Getting Married in Spain - Non-EU Foreigners Marrying a Spaniard

27 February 2021

US Citizens Marrying Spanish Nationals


A quick guide for what you will need to get married to a Spaniard as a non-EU citizen. This is based on a Madrid-based experience with a US citizen.


You have decided to tie the knot with your Spanish honey. The first thing you need to do is get all your US paperwork in order.

Non-EU foreigners wanting to get married to a Spaniard in Spain should take heed that the process is neither quick nor easy. Below is a quick guide for what you will need. This is based on a Madrid experience with a US citizen. Expect several months for the process.

  1. Congratulations! You have decided to tie the knot with your Spanish honey. The first thing you need to do is get all your US paperwork in order. a. Birth certificate- This needs to be a less-than-three-month old copy. It must first bear the seal of the apostille (the issuing state does this) in order to make it legal in Spain. Once you have it, get it translated by an official translator into Spanish in Spain. b. Residence- If you have been in Spain for more than two years, make a cocktail for yourself and relax. If not, you will need to justify your residence in the US. In Spain there is empadronamiento to do this, we are not so ‘’fortunate’’ in the US. Any government office that is willing to write a letter stating your legal residence for the required period of time should suffice. Remember, Spain only requires the last two years. The issuing body then needs to notarize the letter and send it to the state for the apostille. Once in Spain, it will need to be translated. Personally, I was fortunate enough to have my tax office write the original in Spanish to save a step. Note: If you have been in Spain without being empadronado, shame on you. However, all is not lost- just have a Spaniard (old roommate, landlord, etc…) write a letter stating when and where you lived (specific time period) with a copy of their DNI.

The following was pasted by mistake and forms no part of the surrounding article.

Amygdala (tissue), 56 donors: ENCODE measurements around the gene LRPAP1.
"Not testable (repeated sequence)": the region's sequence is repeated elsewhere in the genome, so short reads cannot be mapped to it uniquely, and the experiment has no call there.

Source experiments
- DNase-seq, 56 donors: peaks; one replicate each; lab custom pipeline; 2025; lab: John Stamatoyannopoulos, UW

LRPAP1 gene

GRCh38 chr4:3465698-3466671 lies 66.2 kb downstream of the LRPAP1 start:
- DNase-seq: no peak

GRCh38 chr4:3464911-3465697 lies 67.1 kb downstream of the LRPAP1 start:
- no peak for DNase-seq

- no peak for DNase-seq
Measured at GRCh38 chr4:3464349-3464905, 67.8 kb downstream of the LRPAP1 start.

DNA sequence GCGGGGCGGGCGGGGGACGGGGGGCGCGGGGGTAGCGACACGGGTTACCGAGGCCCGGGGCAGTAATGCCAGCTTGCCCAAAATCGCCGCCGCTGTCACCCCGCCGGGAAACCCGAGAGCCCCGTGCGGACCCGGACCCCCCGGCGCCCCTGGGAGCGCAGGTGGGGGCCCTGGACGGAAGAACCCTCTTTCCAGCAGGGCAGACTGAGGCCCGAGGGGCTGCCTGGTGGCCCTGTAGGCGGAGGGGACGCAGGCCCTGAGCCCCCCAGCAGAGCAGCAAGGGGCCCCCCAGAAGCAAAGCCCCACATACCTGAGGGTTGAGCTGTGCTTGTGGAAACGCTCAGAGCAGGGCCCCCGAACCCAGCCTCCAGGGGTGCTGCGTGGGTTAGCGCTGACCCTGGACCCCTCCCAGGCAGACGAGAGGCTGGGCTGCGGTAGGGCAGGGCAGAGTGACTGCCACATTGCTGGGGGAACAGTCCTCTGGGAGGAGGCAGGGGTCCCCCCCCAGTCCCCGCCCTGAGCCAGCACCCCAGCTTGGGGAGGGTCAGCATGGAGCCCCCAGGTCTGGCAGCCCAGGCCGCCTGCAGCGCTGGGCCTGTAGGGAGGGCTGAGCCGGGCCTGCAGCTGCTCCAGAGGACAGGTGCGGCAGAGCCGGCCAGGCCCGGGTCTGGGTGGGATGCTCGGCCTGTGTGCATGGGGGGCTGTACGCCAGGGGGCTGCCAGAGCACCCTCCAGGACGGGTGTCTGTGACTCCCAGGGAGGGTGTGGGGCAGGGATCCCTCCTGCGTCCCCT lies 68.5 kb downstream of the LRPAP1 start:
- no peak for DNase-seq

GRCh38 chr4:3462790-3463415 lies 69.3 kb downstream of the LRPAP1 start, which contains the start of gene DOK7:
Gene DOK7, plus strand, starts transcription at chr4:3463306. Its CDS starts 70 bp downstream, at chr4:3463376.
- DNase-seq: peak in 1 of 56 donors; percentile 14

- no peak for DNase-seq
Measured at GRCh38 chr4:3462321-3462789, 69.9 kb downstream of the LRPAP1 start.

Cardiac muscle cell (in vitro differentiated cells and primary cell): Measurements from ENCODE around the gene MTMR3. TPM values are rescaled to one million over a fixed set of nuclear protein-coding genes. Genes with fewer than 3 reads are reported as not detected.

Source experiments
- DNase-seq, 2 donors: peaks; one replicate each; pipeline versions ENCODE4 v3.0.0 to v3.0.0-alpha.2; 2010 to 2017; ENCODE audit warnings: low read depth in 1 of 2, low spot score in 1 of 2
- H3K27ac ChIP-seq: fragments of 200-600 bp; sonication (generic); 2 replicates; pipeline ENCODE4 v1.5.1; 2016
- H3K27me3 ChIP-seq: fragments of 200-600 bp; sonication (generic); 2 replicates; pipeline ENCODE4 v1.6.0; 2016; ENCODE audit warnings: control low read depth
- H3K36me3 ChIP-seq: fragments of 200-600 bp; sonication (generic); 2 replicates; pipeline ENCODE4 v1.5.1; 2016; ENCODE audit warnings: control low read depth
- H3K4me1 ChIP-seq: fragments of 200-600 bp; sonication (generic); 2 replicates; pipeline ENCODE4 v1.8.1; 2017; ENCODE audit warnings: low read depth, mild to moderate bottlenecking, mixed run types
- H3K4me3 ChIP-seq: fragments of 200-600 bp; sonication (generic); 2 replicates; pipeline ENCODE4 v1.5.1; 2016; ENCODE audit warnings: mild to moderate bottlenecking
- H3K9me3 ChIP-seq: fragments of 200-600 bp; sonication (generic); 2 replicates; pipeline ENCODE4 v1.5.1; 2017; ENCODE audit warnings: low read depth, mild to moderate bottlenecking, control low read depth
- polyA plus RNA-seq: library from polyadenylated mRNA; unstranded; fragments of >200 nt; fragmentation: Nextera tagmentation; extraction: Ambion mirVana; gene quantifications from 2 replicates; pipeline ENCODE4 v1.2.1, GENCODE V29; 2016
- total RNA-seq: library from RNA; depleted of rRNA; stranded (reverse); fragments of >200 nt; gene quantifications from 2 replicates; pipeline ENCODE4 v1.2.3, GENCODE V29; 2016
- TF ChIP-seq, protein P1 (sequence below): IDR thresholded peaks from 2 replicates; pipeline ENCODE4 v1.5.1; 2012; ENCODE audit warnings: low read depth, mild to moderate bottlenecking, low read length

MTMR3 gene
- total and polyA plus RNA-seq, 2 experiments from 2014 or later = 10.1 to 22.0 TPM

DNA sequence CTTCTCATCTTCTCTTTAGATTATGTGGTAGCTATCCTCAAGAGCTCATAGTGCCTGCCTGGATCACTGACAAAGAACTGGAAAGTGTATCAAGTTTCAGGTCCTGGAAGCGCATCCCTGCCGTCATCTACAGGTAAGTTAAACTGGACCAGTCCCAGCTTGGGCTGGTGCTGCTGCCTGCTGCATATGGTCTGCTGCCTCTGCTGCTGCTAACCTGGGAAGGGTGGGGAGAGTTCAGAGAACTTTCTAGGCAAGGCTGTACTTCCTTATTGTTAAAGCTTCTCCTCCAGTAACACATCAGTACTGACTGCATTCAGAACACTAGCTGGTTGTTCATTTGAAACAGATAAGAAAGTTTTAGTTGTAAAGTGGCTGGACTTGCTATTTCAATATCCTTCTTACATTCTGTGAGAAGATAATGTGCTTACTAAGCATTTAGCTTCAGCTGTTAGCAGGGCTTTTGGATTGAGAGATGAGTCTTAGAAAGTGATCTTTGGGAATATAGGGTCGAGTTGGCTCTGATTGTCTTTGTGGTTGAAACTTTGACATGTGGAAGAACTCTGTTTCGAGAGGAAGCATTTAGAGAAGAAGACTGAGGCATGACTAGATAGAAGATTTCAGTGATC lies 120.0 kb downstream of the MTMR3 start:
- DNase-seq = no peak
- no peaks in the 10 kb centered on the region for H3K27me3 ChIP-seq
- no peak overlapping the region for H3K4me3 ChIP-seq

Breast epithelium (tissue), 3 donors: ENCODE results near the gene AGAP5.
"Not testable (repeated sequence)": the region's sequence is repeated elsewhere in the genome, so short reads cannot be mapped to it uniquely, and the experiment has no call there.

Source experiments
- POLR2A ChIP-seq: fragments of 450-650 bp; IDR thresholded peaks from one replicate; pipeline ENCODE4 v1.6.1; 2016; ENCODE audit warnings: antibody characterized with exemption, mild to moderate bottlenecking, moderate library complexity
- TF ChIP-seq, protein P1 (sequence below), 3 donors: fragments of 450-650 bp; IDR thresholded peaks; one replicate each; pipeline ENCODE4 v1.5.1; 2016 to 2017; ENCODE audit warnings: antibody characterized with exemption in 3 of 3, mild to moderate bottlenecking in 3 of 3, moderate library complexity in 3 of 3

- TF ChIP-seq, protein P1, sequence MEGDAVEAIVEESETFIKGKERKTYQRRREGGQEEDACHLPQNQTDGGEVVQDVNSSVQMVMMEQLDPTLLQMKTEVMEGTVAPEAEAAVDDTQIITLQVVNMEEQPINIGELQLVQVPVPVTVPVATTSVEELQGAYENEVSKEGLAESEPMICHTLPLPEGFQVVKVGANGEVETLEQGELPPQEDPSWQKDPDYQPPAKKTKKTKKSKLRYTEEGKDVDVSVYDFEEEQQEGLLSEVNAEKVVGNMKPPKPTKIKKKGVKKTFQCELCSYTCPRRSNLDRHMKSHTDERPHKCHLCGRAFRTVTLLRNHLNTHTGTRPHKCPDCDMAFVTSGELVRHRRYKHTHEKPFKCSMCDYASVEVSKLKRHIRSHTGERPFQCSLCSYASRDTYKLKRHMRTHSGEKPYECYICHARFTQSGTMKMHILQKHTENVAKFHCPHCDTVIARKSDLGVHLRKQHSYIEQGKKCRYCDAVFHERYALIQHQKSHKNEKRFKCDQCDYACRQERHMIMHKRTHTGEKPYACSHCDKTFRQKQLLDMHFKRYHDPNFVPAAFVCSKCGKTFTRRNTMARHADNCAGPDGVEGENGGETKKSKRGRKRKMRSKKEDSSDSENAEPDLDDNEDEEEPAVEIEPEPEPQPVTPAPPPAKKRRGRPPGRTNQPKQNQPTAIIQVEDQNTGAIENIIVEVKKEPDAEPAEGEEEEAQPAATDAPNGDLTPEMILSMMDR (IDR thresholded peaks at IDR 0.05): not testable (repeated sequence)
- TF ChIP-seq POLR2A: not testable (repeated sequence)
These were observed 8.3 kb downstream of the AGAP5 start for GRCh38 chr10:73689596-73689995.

2. After you get your US documents sorted out, you will need to go to the US Embassy in Spain for two more papers. The first is one stating that you are free to marry, the second states that no Bonns need to be posted.  An appointment is required. What the embassy will not tell you, however, is that these then need to be taken to the Spanish Ministry of the Exterior for an apostille. You can make an appointment on the ministry’s web site to do this.
  3. You will have to get a special copy of your empadromiento for a wedding produced for you. Your local city hall can help you with that.
  4. Before you go to the registro civil, make photocopies of everything including your passport and your partners DNI. The registro will take those copies and the origional birth certificate.
  5. The day that you go to the registro, you must have a witness to begin the process. Preferably, this should be a Spaniard. They MUST accompany you and your partner. Also, do not forget your passport or NIE (if you have one). Go early and be prepared to wait several hours. The Madrid registro civil is a madhouse.
  6. Hopefully, when when you sit down to turn in your paperwork, all will be acceptable to the lovely civil servant. If not, don’t panic. You are “in the system” and you will just have to come back another day with the missing bits.
  7. Once everything is turned in correctly, you will have to wait a month or so for the registro to process everything. They will give you a date and call you if something is amok. After the wait at your appointment, you will be able to select a date for your wedding or take the approved paperwork packet to another city if you are to be married there.

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